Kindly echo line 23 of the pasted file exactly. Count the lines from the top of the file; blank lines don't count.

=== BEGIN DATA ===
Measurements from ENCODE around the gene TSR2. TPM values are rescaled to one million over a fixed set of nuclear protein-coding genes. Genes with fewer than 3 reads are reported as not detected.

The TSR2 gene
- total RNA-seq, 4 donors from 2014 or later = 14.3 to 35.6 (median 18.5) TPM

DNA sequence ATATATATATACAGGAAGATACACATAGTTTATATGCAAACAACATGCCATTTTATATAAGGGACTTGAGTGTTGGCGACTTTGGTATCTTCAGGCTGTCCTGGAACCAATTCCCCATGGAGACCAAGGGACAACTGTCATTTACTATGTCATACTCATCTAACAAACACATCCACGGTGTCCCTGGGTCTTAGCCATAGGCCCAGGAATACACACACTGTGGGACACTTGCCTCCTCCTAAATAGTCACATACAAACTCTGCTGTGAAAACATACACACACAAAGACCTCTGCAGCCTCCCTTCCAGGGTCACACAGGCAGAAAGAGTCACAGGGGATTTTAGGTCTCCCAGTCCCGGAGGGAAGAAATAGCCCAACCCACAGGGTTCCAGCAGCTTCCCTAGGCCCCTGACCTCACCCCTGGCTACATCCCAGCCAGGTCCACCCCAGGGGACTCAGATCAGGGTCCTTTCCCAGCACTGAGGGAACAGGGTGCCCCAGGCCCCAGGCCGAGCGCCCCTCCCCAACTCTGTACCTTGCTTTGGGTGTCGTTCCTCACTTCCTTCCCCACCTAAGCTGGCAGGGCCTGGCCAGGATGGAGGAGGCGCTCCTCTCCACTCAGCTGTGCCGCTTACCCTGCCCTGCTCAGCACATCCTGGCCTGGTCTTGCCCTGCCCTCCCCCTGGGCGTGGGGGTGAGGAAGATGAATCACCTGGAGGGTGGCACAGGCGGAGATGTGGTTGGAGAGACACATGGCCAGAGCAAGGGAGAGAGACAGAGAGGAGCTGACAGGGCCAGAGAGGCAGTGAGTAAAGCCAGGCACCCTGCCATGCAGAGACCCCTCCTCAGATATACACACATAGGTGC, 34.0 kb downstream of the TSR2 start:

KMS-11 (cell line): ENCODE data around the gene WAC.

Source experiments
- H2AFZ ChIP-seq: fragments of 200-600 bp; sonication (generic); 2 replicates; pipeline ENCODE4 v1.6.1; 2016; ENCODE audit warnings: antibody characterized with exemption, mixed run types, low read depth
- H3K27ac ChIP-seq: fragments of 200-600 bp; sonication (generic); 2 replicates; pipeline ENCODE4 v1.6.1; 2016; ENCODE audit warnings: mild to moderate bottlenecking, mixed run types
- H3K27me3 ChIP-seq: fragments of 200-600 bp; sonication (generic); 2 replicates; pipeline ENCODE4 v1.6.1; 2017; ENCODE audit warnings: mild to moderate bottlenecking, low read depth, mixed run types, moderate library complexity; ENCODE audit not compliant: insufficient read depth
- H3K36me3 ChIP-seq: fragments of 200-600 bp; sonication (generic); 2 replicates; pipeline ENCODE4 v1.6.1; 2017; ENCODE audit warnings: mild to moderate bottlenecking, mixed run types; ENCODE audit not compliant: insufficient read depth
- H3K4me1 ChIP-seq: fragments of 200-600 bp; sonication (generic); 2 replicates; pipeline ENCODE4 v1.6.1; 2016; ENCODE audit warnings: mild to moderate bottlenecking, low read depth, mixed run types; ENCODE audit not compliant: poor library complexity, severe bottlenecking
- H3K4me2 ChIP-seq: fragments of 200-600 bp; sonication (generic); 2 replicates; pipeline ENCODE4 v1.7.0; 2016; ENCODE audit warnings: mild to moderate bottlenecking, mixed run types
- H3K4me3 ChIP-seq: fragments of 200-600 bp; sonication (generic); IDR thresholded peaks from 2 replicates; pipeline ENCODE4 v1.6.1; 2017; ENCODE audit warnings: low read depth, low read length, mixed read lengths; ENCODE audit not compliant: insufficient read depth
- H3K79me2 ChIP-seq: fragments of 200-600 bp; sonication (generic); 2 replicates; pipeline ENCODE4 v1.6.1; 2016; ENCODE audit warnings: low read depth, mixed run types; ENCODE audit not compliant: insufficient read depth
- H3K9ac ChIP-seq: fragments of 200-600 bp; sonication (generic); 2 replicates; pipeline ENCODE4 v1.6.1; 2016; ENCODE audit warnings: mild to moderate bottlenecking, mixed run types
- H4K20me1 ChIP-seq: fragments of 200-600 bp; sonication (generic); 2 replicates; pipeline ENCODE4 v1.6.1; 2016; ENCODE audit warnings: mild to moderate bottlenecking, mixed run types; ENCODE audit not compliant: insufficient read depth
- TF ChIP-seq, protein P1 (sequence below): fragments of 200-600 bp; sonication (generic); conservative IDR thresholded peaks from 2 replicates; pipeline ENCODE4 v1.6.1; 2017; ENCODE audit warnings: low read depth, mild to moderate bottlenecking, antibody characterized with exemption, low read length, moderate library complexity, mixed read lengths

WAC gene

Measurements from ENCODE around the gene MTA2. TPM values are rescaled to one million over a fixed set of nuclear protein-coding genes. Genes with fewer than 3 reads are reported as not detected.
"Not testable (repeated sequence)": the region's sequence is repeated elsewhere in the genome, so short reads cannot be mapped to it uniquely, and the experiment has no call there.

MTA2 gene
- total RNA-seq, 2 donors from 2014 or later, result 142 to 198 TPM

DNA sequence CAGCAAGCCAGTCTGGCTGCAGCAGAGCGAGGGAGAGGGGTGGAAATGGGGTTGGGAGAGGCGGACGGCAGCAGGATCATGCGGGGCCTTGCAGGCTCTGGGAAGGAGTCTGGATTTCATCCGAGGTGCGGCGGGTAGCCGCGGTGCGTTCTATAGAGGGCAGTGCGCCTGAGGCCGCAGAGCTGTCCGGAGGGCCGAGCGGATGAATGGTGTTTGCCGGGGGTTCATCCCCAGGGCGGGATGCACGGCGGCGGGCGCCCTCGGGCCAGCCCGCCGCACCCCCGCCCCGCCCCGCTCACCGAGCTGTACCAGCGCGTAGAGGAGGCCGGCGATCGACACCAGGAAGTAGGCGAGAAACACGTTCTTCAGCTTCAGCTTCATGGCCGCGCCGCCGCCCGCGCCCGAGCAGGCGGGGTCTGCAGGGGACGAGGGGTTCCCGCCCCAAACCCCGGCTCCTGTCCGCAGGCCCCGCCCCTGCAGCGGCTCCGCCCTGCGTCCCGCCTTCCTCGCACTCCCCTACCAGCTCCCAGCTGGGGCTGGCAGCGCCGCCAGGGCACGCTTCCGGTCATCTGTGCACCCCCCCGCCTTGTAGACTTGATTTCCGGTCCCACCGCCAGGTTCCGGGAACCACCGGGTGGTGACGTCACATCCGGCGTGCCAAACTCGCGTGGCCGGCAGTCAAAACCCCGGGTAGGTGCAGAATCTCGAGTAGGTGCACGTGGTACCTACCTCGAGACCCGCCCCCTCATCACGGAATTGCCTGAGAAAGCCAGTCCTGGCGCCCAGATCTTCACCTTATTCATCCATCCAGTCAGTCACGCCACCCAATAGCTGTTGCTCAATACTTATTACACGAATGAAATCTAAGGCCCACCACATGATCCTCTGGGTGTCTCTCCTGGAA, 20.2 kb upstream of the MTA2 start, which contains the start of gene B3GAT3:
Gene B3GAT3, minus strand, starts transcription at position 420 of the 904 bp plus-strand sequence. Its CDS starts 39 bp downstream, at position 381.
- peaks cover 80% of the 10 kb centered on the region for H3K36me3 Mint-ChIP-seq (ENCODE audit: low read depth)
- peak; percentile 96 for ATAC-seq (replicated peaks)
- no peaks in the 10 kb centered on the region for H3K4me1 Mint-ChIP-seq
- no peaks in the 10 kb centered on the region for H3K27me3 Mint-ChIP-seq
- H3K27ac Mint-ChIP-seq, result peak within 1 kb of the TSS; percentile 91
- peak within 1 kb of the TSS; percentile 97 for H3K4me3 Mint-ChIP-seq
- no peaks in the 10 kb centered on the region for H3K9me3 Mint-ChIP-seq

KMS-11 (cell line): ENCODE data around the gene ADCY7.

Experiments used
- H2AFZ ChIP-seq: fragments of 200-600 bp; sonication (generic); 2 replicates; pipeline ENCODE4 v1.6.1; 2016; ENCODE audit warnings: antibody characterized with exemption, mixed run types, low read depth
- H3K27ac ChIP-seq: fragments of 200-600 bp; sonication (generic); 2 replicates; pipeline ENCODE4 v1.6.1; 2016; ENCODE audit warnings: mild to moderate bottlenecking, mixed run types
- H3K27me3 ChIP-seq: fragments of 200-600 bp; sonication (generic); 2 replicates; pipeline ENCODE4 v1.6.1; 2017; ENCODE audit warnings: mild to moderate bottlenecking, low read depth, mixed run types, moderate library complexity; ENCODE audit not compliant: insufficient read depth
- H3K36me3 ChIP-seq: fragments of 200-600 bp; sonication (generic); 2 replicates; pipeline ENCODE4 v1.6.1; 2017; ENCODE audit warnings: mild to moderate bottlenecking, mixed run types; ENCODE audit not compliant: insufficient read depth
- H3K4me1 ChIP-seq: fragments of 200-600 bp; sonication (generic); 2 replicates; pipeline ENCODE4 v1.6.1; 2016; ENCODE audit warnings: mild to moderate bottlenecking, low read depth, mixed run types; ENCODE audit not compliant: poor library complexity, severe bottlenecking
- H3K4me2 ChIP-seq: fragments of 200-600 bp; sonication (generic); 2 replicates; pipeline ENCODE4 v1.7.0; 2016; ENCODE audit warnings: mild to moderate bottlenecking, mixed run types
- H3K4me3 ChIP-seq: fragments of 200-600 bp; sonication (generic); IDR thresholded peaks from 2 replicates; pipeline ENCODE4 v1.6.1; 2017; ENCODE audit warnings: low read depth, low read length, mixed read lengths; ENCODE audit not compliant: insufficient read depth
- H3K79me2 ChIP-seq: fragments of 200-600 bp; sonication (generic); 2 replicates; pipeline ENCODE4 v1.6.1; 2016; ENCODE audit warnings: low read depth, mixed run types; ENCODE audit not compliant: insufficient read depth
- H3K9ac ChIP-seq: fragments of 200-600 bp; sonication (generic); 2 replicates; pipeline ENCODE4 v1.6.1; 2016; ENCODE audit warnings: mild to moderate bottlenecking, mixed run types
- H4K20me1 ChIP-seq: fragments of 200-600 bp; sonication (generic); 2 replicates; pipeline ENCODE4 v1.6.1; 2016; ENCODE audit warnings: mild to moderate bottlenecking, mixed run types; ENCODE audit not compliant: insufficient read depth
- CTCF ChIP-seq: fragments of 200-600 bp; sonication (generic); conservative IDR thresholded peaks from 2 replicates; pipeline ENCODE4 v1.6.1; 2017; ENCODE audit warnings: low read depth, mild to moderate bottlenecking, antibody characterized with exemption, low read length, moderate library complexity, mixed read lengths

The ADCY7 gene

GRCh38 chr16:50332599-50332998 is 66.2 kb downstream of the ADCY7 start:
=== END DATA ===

DNA sequence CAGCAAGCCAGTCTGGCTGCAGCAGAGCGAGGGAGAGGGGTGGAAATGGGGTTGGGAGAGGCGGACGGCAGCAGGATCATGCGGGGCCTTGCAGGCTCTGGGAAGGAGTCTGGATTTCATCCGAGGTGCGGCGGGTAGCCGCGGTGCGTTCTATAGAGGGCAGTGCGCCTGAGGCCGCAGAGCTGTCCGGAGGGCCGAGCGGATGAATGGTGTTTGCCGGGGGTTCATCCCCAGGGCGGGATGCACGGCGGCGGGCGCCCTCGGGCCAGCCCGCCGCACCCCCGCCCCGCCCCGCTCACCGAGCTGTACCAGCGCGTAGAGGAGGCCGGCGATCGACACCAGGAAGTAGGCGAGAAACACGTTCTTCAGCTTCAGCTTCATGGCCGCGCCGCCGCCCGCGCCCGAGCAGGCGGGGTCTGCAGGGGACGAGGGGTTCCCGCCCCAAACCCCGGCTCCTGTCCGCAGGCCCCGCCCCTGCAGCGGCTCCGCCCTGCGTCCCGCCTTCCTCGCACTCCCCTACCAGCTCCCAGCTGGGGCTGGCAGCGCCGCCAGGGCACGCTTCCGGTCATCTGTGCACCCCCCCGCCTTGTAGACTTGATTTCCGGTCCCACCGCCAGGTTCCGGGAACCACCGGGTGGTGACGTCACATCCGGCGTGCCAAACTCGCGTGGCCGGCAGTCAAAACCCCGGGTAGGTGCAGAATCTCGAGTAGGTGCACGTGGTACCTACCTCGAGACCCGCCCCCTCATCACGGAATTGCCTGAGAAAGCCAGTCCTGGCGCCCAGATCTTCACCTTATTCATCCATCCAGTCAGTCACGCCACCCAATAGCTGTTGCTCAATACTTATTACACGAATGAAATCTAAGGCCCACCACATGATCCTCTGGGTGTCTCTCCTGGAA, 20.2 kb upstream of the MTA2 start, which contains the start of gene B3GAT3: